Kelly Sutton, 33, can’t remember a time when she didn’twant to get behind the wheel of a racecar.
"As far back as I can remember, I’ve been in racing," says Sutton, a native of Crownsville, Md. (pop. 1,670). "When I was 3, I was on the floorboards of my dad’s racing dune buggy. As I got older, I did a little go-cart racing, and then I built my first racecar when I was 15. I love racing, and it’s the only thing I’ve ever wanted to do."
Today, Sutton is part of the NASCAR Craftsman Truck Series (NCTS), a hard-racing national circuit in which she drives a half-ton Chevy pickup at tire-blistering speeds of more than 180 mph. Yet her bravery behind the wheel is more than matched by her courage off the track.
At age 16, Sutton was diagnosed with recurring-remitting multiple sclerosis (RRMS), an autoimmune disease that attacks the brain and spinal cord. As she experienced constant fatigue and loss of feeling on her right side, her budding racing career came to a halt.
"I felt my life had ended before it had begun," Sutton recalls. "More than anything, I feared the unknown. I didn’t know how MS was going to affect my life and whether I would ever be able to race again."
Her father, Ed Sutton, a former dirt track driver, told her she had to get up and fight. So she began taking medication and using diet therapy. She also started an exercise program, and, by 19, she was back on the track.
But six years later, Sutton suffered another setback. An off-the-track car accident left her with several broken bones and saw her MS return in full force, confining her to a wheelchair. Again, her dad got involved. He built her a simulator—a go-cart without wheels, painted blue like her racecar and emblazoned with her name and number "02"—to keep her driving skills sharp.
"It meant so much to me to know that my dad believed in me," she says. "He told me I could do anything I set my mind to."
Along with a strenuous conditioning regimen, which she continues to this day, Sutton began daily injections of Copaxone, a drug developed specifically for RRMS. Within a year, she was out of the wheelchair and back on the track, where she’s been ever since, symptom-free.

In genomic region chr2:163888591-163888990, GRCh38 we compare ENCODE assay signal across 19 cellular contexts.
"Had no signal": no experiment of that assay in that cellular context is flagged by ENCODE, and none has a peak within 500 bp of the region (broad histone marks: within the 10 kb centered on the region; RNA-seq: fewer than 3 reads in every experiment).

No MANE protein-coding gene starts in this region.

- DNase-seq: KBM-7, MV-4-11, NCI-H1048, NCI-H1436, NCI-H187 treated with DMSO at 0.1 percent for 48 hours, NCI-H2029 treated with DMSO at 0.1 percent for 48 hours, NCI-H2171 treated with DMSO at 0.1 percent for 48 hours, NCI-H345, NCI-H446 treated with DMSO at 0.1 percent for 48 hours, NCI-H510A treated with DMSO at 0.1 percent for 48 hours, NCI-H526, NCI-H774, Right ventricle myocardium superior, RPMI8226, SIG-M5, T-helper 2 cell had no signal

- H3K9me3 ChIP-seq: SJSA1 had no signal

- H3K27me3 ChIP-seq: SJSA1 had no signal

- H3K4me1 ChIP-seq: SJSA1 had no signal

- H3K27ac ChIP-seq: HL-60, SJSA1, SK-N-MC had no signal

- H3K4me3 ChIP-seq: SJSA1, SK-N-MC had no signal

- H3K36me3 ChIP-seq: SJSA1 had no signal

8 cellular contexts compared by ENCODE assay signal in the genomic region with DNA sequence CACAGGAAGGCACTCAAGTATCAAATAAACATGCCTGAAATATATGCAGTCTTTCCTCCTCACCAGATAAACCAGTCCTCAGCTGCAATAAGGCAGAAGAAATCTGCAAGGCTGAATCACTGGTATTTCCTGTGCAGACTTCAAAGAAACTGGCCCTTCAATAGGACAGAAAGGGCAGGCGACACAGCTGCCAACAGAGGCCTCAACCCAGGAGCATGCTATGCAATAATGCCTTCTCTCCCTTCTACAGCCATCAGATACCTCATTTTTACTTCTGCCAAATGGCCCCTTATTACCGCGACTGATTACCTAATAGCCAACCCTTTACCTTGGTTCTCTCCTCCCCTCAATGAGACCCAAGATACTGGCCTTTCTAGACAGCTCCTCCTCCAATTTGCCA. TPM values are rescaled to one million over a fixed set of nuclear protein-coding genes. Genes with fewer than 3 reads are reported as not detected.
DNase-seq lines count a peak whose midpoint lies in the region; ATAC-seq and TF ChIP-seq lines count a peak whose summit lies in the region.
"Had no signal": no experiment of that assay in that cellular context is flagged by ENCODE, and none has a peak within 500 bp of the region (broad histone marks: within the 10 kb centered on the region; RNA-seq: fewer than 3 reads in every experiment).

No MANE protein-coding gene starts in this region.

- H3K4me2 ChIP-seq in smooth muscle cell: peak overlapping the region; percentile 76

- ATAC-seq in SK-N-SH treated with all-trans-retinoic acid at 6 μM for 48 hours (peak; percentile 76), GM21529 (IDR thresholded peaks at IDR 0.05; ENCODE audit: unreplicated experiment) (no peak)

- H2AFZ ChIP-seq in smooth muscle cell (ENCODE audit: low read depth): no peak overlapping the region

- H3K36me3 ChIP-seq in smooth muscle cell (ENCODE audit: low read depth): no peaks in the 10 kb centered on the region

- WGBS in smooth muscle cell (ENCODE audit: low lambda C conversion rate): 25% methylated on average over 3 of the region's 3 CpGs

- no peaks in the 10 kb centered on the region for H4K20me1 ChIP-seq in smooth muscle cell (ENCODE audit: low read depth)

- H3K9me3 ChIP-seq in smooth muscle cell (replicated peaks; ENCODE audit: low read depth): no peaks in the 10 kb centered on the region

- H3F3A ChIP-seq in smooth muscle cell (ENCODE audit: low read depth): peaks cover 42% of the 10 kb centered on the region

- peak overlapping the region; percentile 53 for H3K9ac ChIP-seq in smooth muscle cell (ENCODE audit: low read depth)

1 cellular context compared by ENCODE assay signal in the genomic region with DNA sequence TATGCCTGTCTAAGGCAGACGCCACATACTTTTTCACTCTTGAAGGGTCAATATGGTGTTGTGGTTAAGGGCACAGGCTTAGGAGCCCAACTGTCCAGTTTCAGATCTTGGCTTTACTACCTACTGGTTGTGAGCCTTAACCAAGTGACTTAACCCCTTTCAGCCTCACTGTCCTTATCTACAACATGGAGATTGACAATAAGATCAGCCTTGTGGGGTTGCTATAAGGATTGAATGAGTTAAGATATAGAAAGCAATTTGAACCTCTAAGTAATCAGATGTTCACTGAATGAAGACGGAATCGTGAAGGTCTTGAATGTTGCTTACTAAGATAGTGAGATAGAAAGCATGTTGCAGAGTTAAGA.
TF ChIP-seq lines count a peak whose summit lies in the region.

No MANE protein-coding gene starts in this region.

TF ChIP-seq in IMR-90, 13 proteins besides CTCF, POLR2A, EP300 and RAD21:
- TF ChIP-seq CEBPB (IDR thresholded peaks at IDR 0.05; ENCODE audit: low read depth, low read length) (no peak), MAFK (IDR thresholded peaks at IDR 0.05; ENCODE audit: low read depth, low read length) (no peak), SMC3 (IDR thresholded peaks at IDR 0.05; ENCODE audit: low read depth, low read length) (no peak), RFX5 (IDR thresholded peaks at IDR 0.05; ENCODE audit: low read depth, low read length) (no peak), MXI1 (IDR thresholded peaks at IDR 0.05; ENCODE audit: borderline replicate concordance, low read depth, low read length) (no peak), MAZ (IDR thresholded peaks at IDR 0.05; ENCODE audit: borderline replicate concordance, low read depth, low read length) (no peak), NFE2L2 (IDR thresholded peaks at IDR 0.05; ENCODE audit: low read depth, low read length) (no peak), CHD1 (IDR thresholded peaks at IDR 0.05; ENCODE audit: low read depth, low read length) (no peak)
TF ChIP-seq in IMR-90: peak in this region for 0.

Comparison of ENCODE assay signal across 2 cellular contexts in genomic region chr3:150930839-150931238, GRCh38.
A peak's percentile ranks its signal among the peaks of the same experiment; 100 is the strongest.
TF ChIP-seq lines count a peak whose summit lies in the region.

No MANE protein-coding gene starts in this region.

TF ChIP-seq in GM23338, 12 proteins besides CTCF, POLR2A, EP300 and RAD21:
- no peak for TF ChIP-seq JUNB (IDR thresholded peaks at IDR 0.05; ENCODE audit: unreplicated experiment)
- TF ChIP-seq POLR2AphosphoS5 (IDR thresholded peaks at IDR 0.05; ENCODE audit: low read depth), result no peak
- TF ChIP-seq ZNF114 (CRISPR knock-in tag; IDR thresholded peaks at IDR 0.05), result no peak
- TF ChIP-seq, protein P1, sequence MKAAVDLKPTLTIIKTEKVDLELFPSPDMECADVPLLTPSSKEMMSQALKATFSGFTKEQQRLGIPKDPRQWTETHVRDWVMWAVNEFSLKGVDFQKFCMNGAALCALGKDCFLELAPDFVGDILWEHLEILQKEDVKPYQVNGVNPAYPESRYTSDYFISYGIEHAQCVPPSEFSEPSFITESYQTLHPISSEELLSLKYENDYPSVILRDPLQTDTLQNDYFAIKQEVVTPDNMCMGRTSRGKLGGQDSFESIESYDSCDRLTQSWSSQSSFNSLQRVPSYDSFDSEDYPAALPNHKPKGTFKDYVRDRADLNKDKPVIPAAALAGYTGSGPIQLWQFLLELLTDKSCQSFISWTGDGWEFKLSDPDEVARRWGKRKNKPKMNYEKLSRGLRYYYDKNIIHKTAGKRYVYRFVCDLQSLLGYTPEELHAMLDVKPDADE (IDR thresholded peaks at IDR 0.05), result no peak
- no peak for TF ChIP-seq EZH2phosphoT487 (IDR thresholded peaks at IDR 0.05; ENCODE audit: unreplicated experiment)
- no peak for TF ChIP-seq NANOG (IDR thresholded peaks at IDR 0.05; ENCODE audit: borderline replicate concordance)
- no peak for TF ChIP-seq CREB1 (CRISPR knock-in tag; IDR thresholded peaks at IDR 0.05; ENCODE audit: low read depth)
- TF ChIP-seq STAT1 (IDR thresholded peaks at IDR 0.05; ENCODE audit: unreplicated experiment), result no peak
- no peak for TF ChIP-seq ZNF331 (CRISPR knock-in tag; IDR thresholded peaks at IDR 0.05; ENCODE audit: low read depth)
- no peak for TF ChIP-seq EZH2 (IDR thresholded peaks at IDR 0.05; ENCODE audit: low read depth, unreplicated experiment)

Just as her dad inspired her to fight the disease, Sutton strives to inspire others. When her racing schedule allows, she travels coast to coast giving inspirational speeches.
"I feel I have to get out there and talk to people who have MS because I was raised to help others," Sutton says. "I listen to how they are struggling to get along in life, and I know how they feel. I tell them they have to keep going."
"I heard Kelly speak in Cincinnati, and then we had a chance to talk," says Brandhi Russo, 16, of West Chester, Ohio, who suffers from MS. "She encouraged me so much and told me I couldn’t give up. That was the turning point for me. After I talked to Kelly, I felt I could do anything."
Sutton’s courage and efforts to help others have earned her several honors, including the Wilma Rudolph Courage Award in 2003. The award, conferred by the Women’s Sports Foundation, is named for the American track and field champion who overcame childhood polio to win three gold medals at the 1960 Olympics.
Her racing career also has earned her fans across the nation. "She has broken down barriers for us younger females trying to get into the sport," says aspiring racecar driver Ashley Parlett, 22, of Wye Mills, Md. (pop. 291). "I look up to Kelly because she has been in the sport for so long and has the determination to keep going."
Sutton’s crew chief, Jason Weissman, 30, expresses similar sentiments. "Kelly sets an example for the whole crew," he says. "Her courage makes us want to give her 110 percent to help her win."
But winning doesn’t always mean crossing the finish line first. In the eyes of many, Kelly Sutton has already won . . . on and off the track.
To learn more about Kelly Sutton, log on to www.kellygirlsutton.com.